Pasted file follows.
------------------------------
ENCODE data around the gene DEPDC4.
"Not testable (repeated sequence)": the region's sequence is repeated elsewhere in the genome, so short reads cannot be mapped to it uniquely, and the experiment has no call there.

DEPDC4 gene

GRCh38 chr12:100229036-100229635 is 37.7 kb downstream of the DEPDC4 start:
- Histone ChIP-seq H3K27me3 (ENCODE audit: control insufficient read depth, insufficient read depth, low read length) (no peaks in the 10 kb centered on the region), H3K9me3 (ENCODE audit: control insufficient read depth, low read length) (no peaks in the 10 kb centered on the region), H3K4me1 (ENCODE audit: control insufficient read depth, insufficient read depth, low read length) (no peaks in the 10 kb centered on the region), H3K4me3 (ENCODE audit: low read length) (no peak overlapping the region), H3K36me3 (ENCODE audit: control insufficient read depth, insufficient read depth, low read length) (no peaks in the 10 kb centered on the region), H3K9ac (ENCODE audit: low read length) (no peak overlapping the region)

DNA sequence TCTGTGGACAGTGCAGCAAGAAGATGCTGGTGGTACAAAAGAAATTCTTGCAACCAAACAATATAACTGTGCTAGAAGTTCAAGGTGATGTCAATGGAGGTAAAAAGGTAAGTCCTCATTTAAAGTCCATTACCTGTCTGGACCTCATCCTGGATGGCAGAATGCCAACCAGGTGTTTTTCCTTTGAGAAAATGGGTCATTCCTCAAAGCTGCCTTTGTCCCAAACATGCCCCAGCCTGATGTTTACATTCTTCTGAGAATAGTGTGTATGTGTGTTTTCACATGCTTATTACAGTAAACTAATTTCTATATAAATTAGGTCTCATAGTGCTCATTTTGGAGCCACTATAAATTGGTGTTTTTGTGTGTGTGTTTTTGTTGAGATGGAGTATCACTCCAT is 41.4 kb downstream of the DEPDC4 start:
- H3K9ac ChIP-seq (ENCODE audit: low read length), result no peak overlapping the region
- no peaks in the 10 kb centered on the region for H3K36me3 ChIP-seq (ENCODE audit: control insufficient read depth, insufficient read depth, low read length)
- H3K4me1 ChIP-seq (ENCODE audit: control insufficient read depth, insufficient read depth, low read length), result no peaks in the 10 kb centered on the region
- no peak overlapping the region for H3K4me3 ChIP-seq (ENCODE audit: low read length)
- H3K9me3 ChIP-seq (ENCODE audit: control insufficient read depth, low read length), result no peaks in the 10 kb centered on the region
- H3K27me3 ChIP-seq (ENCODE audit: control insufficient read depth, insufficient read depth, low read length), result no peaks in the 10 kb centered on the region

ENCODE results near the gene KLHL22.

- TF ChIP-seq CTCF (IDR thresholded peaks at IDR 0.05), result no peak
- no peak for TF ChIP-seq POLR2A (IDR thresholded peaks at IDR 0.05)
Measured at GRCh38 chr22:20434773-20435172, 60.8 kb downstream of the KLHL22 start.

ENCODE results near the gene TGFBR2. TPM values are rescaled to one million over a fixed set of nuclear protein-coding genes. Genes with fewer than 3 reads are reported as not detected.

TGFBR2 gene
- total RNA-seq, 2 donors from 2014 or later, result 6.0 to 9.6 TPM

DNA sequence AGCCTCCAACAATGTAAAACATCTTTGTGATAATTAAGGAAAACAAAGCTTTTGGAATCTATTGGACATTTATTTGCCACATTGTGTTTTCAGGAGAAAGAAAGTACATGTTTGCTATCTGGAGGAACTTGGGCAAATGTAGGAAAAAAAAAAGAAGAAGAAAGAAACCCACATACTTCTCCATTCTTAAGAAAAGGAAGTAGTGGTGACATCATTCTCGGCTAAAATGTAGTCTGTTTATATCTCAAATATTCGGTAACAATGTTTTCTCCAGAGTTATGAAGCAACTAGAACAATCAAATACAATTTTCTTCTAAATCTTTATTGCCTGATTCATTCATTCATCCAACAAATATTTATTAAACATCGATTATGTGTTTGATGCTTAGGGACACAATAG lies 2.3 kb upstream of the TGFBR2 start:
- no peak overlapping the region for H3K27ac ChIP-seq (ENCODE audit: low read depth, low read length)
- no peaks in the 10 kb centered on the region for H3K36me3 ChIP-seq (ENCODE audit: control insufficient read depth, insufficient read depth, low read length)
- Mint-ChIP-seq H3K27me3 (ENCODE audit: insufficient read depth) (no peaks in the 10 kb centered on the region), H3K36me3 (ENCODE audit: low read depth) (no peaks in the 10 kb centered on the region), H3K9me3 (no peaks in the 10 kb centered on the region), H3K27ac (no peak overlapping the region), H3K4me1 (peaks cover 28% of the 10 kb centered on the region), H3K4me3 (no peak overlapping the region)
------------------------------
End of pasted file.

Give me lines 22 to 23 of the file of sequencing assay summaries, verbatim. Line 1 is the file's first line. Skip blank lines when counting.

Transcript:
- no peaks in the 10 kb centered on the region for H3K36me3 ChIP-seq (ENCODE audit: control insufficient read depth, insufficient read depth, low read length)
- Mint-ChIP-seq H3K27me3 (ENCODE audit: insufficient read depth) (no peaks in the 10 kb centered on the region), H3K36me3 (ENCODE audit: low read depth) (no peaks in the 10 kb centered on the region), H3K9me3 (no peaks in the 10 kb centered on the region), H3K27ac (no peak overlapping the region), H3K4me1 (peaks cover 28% of the 10 kb centered on the region), H3K4me3 (no peak overlapping the region)